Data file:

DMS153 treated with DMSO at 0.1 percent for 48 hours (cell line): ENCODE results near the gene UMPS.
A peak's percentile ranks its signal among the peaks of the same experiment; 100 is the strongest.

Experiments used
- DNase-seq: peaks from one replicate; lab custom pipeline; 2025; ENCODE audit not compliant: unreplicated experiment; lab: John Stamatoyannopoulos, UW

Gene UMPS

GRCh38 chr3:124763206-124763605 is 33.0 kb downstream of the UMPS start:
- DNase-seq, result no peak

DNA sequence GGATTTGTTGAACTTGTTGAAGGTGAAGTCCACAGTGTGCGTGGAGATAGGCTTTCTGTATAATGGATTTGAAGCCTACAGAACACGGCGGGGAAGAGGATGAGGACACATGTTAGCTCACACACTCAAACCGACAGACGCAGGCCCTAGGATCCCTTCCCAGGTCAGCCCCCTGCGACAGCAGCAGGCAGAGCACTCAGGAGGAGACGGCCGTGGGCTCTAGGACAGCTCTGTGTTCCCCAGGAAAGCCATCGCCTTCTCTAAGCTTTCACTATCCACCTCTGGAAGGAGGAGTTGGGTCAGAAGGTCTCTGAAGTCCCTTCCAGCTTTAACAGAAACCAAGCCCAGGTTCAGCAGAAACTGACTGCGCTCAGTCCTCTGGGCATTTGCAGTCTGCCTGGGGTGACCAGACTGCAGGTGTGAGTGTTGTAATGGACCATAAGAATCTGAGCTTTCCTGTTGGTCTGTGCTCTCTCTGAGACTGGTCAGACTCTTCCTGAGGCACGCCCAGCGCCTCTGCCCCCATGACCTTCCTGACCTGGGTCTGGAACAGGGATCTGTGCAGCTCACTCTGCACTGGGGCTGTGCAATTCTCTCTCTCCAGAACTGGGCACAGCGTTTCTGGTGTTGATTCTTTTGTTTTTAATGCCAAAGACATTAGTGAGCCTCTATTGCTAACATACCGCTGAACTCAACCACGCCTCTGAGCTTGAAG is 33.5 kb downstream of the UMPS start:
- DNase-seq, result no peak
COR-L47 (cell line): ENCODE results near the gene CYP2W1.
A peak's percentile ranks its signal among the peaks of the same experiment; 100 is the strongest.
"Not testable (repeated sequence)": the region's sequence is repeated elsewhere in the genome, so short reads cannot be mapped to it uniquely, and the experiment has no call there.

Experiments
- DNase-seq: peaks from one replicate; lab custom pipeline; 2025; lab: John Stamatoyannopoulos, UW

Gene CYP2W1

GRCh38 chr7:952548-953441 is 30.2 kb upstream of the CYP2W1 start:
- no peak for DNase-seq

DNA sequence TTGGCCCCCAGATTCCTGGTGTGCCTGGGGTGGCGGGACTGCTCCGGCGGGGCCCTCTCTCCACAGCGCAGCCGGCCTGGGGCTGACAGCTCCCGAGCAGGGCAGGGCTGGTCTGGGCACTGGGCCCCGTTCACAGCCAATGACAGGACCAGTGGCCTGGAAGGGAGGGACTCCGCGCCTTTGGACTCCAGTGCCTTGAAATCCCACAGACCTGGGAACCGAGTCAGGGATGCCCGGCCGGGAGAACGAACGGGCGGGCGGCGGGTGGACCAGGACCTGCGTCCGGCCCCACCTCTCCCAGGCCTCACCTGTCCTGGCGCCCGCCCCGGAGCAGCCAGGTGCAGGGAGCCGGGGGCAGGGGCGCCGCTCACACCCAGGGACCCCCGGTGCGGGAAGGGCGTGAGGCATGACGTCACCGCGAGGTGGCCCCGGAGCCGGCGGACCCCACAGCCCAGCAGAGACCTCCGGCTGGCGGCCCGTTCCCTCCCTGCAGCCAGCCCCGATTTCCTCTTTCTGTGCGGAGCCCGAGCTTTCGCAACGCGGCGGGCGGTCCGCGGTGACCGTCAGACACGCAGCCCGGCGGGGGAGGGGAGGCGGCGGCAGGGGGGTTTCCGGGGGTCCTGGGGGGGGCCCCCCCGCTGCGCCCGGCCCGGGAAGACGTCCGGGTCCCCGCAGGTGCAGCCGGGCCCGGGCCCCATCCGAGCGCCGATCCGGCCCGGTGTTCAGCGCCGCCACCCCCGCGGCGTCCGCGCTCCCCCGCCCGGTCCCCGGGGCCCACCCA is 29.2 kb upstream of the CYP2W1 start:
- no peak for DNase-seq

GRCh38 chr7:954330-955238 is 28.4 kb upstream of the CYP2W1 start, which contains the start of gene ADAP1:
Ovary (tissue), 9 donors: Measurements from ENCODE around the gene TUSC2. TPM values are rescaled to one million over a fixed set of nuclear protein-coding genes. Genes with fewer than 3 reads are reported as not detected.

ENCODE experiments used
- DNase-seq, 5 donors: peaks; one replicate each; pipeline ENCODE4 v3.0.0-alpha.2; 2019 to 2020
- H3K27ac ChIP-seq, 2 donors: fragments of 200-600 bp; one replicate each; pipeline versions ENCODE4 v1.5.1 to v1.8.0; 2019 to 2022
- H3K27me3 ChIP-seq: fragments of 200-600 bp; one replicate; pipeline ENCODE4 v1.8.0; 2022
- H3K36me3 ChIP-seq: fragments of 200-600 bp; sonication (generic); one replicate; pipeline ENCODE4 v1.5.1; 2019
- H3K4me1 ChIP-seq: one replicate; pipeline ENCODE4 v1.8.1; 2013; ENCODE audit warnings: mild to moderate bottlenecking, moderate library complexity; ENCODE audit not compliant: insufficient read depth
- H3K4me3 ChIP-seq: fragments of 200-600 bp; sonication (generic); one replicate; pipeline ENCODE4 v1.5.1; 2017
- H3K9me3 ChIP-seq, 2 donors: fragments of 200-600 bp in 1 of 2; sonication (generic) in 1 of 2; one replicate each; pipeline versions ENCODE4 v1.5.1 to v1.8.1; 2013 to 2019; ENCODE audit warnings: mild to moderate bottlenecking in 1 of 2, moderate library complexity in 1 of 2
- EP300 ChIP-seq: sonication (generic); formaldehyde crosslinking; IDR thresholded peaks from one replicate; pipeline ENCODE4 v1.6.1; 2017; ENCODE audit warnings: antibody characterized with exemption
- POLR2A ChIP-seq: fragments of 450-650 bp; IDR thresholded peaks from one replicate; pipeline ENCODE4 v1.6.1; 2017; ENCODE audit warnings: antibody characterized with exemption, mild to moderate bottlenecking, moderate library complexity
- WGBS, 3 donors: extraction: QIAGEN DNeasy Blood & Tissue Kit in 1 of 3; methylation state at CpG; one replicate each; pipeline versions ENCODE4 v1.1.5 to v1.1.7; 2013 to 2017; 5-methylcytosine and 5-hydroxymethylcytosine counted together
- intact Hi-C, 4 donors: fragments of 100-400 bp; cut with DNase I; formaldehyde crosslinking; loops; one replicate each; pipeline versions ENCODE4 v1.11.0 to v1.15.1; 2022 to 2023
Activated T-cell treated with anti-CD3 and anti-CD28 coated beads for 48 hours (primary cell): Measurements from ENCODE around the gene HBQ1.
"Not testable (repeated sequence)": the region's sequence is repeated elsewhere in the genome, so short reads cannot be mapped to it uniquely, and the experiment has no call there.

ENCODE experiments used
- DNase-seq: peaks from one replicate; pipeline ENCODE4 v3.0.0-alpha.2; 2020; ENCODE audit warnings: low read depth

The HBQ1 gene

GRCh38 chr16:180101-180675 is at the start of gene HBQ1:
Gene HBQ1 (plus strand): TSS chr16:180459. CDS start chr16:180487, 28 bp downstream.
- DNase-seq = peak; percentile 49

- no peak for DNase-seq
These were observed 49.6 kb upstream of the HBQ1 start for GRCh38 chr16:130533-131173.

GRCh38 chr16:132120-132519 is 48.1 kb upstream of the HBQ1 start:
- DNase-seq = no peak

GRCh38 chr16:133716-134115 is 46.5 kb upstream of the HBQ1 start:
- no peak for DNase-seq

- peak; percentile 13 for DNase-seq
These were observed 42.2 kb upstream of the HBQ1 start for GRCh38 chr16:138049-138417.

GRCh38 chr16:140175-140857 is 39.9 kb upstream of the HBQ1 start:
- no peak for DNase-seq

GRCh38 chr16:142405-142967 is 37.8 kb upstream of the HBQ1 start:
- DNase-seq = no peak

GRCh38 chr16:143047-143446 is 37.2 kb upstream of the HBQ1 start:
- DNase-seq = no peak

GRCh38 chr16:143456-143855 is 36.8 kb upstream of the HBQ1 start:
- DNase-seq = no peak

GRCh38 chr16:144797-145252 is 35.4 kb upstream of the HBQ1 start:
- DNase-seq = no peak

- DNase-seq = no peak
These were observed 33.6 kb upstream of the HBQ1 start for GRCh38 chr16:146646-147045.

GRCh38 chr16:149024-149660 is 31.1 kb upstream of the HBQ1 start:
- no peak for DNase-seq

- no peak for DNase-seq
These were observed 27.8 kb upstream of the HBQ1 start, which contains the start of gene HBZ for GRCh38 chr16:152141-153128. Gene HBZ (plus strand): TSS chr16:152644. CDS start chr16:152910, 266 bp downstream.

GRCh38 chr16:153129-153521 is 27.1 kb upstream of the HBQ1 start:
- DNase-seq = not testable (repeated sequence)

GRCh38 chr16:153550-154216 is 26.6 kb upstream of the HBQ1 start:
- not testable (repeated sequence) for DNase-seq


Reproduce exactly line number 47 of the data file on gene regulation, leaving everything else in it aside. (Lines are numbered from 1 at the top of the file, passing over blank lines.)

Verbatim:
- no peak for DNase-seq